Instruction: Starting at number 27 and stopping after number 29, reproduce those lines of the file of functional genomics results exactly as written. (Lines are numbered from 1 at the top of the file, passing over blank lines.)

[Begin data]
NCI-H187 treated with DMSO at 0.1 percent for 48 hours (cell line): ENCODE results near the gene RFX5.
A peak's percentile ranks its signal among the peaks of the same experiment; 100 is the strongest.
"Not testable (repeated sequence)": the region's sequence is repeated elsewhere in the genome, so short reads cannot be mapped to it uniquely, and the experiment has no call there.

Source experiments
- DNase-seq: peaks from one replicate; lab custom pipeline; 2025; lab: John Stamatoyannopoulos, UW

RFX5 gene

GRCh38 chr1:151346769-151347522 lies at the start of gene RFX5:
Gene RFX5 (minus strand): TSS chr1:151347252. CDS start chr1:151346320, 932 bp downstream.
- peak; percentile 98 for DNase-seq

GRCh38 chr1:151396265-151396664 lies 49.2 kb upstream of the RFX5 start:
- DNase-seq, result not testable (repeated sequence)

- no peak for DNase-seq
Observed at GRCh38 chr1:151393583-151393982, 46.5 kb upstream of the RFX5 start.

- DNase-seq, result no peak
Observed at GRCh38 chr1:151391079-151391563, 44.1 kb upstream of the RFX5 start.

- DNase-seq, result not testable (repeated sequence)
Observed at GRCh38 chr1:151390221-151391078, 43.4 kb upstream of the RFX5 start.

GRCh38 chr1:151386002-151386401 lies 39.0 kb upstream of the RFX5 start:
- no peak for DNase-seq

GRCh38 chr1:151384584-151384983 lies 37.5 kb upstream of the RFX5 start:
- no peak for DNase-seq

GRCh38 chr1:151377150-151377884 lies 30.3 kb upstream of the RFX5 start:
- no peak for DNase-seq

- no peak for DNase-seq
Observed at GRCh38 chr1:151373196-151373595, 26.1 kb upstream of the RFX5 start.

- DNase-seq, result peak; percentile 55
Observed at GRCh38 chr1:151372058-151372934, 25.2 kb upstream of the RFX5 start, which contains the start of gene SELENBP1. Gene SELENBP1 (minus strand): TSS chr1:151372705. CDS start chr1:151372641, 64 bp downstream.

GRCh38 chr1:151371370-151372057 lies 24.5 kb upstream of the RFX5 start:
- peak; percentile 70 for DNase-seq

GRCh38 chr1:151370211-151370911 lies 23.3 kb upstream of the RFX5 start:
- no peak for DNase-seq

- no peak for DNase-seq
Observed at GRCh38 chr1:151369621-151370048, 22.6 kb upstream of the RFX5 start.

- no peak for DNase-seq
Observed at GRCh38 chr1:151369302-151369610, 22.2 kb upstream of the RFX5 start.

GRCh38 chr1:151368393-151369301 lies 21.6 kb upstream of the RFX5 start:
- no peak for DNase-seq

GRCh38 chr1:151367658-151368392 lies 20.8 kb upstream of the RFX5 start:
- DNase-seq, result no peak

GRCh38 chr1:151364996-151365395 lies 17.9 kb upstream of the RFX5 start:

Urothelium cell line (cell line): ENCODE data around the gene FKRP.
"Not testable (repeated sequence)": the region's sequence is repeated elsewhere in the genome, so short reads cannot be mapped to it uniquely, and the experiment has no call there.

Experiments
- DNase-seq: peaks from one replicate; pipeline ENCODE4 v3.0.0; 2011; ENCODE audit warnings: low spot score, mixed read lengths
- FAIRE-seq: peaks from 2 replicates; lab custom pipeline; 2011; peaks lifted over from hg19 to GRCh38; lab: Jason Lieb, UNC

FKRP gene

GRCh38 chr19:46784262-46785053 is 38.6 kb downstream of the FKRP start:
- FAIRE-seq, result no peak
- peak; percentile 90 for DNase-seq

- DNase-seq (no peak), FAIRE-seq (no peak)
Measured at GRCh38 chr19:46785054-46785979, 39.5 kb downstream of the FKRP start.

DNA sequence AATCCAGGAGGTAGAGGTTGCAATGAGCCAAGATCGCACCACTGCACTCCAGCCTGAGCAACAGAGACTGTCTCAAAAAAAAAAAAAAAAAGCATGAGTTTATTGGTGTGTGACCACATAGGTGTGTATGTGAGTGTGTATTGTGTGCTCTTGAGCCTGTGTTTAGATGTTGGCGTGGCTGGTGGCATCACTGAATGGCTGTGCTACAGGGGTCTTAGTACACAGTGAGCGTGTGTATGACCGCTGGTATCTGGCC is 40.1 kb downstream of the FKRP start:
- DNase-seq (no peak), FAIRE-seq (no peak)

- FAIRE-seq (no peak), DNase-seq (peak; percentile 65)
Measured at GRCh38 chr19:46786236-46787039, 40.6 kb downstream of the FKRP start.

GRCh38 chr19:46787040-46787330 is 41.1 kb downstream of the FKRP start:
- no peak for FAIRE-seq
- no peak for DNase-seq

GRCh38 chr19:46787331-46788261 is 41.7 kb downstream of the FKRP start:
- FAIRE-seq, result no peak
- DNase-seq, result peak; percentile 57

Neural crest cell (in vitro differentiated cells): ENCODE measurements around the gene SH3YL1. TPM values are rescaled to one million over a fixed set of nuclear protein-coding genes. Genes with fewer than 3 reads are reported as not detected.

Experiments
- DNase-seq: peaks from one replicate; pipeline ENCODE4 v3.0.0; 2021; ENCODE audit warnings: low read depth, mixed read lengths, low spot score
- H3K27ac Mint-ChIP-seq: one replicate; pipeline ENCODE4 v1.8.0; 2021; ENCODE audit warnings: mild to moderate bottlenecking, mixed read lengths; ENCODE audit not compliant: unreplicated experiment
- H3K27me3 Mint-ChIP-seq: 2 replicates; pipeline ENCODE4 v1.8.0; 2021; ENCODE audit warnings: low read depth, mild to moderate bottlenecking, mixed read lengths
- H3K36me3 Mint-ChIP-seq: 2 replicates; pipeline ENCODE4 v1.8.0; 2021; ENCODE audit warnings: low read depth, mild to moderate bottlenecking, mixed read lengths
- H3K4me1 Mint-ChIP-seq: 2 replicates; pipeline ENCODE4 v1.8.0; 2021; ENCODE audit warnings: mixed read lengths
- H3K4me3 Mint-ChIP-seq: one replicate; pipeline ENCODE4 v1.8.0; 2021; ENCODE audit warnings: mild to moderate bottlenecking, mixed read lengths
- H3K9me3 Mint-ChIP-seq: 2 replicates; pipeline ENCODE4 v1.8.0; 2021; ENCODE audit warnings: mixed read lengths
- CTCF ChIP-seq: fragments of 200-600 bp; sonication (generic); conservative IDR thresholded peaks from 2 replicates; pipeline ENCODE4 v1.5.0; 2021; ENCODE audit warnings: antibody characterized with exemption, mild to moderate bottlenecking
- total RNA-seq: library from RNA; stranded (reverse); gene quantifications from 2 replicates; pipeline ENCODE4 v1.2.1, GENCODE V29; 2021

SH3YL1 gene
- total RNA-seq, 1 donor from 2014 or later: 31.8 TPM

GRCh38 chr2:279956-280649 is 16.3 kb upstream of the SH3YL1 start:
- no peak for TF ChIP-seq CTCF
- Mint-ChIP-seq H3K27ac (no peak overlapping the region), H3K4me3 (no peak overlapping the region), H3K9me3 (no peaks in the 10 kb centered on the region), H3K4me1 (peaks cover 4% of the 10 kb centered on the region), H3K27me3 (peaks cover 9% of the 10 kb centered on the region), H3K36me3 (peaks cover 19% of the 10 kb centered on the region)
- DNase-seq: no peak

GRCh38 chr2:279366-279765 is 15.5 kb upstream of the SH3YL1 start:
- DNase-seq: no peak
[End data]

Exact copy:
Observed at GRCh38 chr1:151372058-151372934, 25.2 kb upstream of the RFX5 start, which contains the start of gene SELENBP1. Gene SELENBP1 (minus strand): TSS chr1:151372705. CDS start chr1:151372641, 64 bp downstream.

GRCh38 chr1:151371370-151372057 lies 24.5 kb upstream of the RFX5 start:
- peak; percentile 70 for DNase-seq